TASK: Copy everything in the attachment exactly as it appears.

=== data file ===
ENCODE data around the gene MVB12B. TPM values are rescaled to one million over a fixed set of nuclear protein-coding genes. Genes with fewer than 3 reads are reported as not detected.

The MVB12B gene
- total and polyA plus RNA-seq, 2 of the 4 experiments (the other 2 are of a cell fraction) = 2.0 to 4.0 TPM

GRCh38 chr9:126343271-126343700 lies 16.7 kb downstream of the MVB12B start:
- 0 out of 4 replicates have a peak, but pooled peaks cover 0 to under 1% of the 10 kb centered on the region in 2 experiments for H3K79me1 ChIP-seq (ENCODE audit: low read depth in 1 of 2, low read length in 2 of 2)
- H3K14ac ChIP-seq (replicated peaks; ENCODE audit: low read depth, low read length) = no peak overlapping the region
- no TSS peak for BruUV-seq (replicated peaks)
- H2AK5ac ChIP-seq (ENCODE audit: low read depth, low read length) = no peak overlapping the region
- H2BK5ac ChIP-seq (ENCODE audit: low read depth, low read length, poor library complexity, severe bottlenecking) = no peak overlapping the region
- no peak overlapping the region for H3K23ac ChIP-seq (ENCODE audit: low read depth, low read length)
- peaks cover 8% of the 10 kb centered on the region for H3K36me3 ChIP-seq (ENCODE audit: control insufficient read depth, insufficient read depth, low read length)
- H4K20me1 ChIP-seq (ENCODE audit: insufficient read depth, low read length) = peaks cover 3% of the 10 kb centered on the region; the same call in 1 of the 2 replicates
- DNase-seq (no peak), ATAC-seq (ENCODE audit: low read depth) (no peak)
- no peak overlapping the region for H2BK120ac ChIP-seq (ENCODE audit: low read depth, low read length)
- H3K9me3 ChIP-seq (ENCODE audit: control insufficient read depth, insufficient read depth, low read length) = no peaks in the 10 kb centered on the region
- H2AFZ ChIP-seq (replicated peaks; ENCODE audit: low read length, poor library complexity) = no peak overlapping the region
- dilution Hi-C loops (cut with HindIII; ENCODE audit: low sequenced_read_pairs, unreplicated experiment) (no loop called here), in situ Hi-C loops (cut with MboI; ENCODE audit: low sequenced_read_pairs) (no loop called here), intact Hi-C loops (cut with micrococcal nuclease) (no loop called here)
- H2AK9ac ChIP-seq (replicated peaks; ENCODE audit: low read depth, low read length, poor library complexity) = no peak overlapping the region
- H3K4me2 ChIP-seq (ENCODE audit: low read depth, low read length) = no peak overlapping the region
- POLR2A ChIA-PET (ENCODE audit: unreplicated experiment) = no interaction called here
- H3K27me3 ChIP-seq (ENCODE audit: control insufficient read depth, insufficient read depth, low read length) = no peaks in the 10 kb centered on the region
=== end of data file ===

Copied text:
ENCODE data around the gene MVB12B. TPM values are rescaled to one million over a fixed set of nuclear protein-coding genes. Genes with fewer than 3 reads are reported as not detected.

The MVB12B gene
- total and polyA plus RNA-seq, 2 of the 4 experiments (the other 2 are of a cell fraction) = 2.0 to 4.0 TPM

GRCh38 chr9:126343271-126343700 lies 16.7 kb downstream of the MVB12B start:
- 0 out of 4 replicates have a peak, but pooled peaks cover 0 to under 1% of the 10 kb centered on the region in 2 experiments for H3K79me1 ChIP-seq (ENCODE audit: low read depth in 1 of 2, low read length in 2 of 2)
- H3K14ac ChIP-seq (replicated peaks; ENCODE audit: low read depth, low read length) = no peak overlapping the region
- no TSS peak for BruUV-seq (replicated peaks)
- H2AK5ac ChIP-seq (ENCODE audit: low read depth, low read length) = no peak overlapping the region
- H2BK5ac ChIP-seq (ENCODE audit: low read depth, low read length, poor library complexity, severe bottlenecking) = no peak overlapping the region
- no peak overlapping the region for H3K23ac ChIP-seq (ENCODE audit: low read depth, low read length)
- peaks cover 8% of the 10 kb centered on the region for H3K36me3 ChIP-seq (ENCODE audit: control insufficient read depth, insufficient read depth, low read length)
- H4K20me1 ChIP-seq (ENCODE audit: insufficient read depth, low read length) = peaks cover 3% of the 10 kb centered on the region; the same call in 1 of the 2 replicates
- DNase-seq (no peak), ATAC-seq (ENCODE audit: low read depth) (no peak)
- no peak overlapping the region for H2BK120ac ChIP-seq (ENCODE audit: low read depth, low read length)
- H3K9me3 ChIP-seq (ENCODE audit: control insufficient read depth, insufficient read depth, low read length) = no peaks in the 10 kb centered on the region
- H2AFZ ChIP-seq (replicated peaks; ENCODE audit: low read length, poor library complexity) = no peak overlapping the region
- dilution Hi-C loops (cut with HindIII; ENCODE audit: low sequenced_read_pairs, unreplicated experiment) (no loop called here), in situ Hi-C loops (cut with MboI; ENCODE audit: low sequenced_read_pairs) (no loop called here), intact Hi-C loops (cut with micrococcal nuclease) (no loop called here)
- H2AK9ac ChIP-seq (replicated peaks; ENCODE audit: low read depth, low read length, poor library complexity) = no peak overlapping the region
- H3K4me2 ChIP-seq (ENCODE audit: low read depth, low read length) = no peak overlapping the region
- POLR2A ChIA-PET (ENCODE audit: unreplicated experiment) = no interaction called here
- H3K27me3 ChIP-seq (ENCODE audit: control insufficient read depth, insufficient read depth, low read length) = no peaks in the 10 kb centered on the region